Turkish president on first visit to Saudi Arabia since Khashoggi murder
Turkey has sought to rebuild economic ties with the kingdom to offset runaway inflation and a depreciating currency caused by Erdogan's unorthodox economic policies
By News Desk - April 29 2022

(Photo credit: Reuters)

Turkish President Recep Tayyip Erdogan met with Saudi Crown Prince Mohammed bin Salman (MbS) and King Salman bin Abdulaziz Al-Saud on 28 April, in his first visit to the kingdom since the brutal murder of Saudi journalist Jamal Khashoggi.

“As two brotherly countries with historical, cultural and human ties, we are striving to increase all kinds of political, military and economic relations between us and to start a new era,” Erdogan said via Twitter.

The Turkish president was received by King Salman in an official ceremony at the Al-Salam palace in the city of Jeddah. He then held a one-on-one meeting with MbS.

Relations between Riyadh and Ankara soured in 2018 after a team of assassins tied to MbS killed and dismembered Jamal Khashoggi at the Saudi embassy in Istanbul.

In the days following the murder, Turkish officials said that the operation to kill Khashoggi, a prominent critic of MbS, had been approved by the “highest levels” in Riyadh.

This led to an unofficial Saudi boycott of Turkish goods, slashing Ankara’s exports to the kingdom by 98 percent.

Last year, US intelligence agencies assessed that MbS had himself ordered the hit on Khashoggi, a claim the crown prince vehemently denies.

But as Turkey continues to face a severe economic downturn caused by President Erdogan’s unorthodox economic policies, the country has moved to rebuild ties with the kingdom.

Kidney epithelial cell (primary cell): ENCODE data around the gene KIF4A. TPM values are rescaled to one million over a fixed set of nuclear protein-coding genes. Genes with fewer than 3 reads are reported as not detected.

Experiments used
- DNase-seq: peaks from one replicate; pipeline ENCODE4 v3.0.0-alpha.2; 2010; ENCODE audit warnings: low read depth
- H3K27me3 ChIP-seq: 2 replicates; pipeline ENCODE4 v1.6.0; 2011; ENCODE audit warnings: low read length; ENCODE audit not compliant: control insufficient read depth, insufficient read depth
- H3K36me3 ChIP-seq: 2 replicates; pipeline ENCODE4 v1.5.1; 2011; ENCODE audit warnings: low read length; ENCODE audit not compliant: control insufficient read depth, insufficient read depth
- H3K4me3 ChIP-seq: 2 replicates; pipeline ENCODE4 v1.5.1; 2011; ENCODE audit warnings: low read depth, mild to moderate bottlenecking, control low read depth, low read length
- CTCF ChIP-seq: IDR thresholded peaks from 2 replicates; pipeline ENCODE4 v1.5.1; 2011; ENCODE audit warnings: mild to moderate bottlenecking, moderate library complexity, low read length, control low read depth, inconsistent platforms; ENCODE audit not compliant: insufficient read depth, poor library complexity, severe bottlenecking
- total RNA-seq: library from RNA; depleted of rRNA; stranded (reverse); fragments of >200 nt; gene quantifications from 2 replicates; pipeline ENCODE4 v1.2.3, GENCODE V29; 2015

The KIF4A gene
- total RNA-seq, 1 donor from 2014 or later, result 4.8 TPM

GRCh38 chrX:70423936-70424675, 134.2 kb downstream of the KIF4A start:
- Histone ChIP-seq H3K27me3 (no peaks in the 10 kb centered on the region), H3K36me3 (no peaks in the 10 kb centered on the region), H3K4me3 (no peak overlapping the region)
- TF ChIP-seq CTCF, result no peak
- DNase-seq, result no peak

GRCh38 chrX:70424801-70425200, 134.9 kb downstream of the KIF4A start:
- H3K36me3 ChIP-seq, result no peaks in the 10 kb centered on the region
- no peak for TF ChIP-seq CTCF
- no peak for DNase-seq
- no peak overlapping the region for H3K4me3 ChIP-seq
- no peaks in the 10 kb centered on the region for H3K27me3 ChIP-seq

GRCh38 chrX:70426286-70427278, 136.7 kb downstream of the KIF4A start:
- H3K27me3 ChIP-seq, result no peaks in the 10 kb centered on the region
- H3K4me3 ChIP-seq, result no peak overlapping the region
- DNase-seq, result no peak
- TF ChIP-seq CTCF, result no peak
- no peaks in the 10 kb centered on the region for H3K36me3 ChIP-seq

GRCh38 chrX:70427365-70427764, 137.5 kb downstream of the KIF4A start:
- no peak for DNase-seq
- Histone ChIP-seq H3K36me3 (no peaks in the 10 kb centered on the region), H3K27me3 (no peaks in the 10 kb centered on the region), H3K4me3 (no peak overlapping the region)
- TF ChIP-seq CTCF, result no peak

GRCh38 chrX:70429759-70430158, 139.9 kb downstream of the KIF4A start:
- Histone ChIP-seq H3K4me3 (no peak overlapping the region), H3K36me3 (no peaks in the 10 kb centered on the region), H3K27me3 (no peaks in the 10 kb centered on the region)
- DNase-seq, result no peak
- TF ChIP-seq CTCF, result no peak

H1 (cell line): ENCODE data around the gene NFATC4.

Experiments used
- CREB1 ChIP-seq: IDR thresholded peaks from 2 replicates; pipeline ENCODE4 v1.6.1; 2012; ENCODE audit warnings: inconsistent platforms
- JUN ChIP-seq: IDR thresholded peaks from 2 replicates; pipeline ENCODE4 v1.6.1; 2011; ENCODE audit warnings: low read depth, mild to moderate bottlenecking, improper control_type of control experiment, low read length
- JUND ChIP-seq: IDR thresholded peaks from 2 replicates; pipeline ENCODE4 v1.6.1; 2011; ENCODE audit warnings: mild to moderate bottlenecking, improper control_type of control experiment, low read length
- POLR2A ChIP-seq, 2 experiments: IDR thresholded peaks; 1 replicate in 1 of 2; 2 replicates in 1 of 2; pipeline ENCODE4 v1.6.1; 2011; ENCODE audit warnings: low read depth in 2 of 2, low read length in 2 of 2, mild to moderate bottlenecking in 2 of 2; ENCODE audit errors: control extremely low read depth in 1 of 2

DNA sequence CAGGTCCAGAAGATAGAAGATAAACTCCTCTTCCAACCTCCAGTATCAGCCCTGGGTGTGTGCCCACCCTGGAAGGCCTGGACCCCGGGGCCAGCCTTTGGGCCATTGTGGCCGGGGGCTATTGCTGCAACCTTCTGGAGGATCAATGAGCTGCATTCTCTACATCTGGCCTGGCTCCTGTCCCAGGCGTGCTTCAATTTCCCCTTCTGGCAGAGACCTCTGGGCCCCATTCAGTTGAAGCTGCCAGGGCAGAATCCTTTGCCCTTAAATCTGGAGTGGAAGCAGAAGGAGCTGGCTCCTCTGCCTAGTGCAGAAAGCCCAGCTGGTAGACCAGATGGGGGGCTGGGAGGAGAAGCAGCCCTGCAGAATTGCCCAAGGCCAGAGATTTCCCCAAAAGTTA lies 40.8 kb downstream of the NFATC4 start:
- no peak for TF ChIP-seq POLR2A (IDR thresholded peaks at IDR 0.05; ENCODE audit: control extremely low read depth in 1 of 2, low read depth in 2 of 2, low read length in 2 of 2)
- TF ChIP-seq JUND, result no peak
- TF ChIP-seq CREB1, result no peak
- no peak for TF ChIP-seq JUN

Earlier this month, a Turkish court ruled that the trial in absentia of 26 suspects accused of killing Khashoggi be moved to Saudi Arabia, effectively ending the investigation.

In 2019, a Saudi court indicted 11 people implicated in the murder, in a hearing that critics said did not meet international standards.

Five of the agents were convicted and given death sentences while three were given prison sentences ranging between seven and 10 years. Three others were acquitted due to what the judge said was a “lack of sufficient evidence.”

However, a report from The Guardian late last year revealed that the men convicted for the killing are living in a seven-star villa in the capital Riyadh, instead of being in prison.

According to the report, sources close to senior members of the kingdom’s intelligence said the killers have been provided with several privileges and amenities such as the use of a gym, routine visits by their family members, and meals prepared by professional caterers.

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